An important component regarding legal protection during a property transaction is a Phase 1 Environmental Site Assessment (ESA). The current industry standard for Phase 1 ESAs is the American Society for Testing and Material (ASTM) E1527-2013. The purpose of the Phase 1 ESA is to identify Recognized Environmental Conditions (RECs). A REC is the presence or likely presence of any hazardous substances or petroleum products in, on, or at a property:
- Due to any release to the environment;
- Under conditions indicative of a release to the environment; or
- Under conditions that pose a material threat of a future release to the environment.
The previous ASTM Phase 1 ESA standard (E1527-2005) only defined two categories of RECs (RECs and Historical RECs). However, the current standard (E1527-2013) defines three categories of RECs (RECs, Historical RECs, and Controlled RECs).
What is the significance and difference between Historical RECs and Controlled RECs?
According to E1527-2013, Historical RECs are a past release of any hazardous substances or petroleum products that has occurred in connection with the property and has been addressed to the satisfaction of the applicable regulatory authority or meeting unrestricted use criteria
established by a regulatory authority, without subjecting the property to any required controls. An example of a Historical REC is a past release that was appropriately addressed and was issued a “No Further Action (NFA) without conditions” status from the regulatory agency.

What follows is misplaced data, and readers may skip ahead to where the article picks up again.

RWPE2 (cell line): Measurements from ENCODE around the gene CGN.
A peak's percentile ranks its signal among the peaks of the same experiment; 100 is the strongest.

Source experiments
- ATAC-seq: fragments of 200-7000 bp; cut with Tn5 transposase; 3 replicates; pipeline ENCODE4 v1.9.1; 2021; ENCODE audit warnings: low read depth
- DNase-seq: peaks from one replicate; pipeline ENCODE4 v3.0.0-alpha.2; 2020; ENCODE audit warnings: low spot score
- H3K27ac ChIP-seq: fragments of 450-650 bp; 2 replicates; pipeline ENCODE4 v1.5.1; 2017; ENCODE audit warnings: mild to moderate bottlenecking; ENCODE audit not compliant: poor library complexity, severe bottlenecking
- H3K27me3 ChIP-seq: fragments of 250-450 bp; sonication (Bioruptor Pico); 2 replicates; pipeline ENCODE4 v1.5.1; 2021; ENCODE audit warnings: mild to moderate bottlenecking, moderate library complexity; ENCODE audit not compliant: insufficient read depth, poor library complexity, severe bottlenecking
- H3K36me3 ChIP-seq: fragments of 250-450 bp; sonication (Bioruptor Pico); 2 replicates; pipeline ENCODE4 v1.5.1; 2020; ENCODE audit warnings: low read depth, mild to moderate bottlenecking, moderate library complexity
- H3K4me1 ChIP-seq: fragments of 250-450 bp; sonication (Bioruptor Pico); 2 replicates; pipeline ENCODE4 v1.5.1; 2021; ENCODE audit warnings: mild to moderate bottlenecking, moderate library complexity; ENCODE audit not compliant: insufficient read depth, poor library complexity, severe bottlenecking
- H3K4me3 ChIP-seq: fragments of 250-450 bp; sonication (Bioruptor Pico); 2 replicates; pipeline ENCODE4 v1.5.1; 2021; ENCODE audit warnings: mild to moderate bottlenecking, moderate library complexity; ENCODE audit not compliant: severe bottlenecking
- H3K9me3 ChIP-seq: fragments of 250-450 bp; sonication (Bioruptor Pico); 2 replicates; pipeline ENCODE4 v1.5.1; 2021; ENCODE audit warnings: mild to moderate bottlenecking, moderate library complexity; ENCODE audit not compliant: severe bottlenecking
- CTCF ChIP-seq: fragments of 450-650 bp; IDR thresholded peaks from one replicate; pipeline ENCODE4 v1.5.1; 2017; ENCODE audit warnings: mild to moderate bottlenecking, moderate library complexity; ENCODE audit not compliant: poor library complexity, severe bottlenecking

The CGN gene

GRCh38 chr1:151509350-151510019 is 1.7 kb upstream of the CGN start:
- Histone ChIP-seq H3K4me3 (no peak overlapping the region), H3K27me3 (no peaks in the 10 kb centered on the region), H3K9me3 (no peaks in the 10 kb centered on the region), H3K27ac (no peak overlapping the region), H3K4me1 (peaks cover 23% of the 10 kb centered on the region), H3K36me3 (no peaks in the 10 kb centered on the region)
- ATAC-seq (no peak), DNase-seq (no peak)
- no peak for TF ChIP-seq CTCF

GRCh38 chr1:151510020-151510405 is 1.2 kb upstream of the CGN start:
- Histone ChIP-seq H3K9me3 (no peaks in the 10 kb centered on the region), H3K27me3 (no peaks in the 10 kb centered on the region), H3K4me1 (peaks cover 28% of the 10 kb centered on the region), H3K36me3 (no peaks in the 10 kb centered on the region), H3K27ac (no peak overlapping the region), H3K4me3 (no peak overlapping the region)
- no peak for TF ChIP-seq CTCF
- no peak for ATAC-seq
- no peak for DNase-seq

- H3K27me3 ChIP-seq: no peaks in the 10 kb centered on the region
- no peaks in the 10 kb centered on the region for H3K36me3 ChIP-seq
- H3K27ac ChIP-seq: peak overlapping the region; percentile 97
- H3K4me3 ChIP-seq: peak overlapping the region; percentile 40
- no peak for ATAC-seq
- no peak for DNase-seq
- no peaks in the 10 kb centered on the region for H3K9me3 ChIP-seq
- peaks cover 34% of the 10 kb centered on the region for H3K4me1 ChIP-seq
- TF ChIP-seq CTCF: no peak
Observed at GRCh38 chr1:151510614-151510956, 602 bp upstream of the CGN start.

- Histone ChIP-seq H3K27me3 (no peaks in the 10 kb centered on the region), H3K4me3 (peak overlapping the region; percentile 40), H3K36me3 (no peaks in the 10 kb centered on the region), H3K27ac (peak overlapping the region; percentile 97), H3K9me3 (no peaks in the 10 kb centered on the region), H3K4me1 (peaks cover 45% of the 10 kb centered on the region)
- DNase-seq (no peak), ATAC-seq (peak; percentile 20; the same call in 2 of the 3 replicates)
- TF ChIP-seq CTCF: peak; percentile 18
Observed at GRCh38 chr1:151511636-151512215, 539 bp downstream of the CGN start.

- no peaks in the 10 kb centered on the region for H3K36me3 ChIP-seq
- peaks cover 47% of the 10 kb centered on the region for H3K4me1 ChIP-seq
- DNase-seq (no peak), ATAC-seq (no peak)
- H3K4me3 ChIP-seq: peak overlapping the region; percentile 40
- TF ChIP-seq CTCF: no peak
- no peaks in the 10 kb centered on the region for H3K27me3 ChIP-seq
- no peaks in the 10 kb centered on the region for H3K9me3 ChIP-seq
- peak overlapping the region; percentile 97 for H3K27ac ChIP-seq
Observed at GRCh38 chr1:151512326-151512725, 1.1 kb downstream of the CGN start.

A Controlled REC is a recognized environmental condition resulting from a past release of hazardous substances or petroleum products that has been addressed to the satisfaction of the applicable regulatory authority, with hazardous substances or petroleum products allowed to remain in place subject to the implementation of required controls. An example of a Controlled REC is a past release that was issued a “No Further Action with conditions” status, requiring engineering controls or land use restrictions be implemented at the site.
Both categories address previous releases that have been remediated. The Controlled REC category was introduced to address contaminated sites that have received risk-based regulatory closure. This means that while no further remediation is required, residual contamination still exists at a site and the property is subject to some sort of control or use restriction. Essentially, a site with a Controlled REC contains contamination that is controlled but could still pose future obligations on the owner.
So What Do I Do to Avoid Potential Problems with RECs?
Properly identifying and classifying Historical and Controlled RECs is essential to avoid discouraging potential buyers. Sierra’s experienced Environmental Professionals have completed numerous Phase 1 ESAs in multiple states, giving us a thorough understanding of these environmental regulations. This allows Sierra to efficiently guide clients through the
Phase 1 ESA process. Give us a call today [link to contact page] to see how we can help you avoid any risk of regulation violations.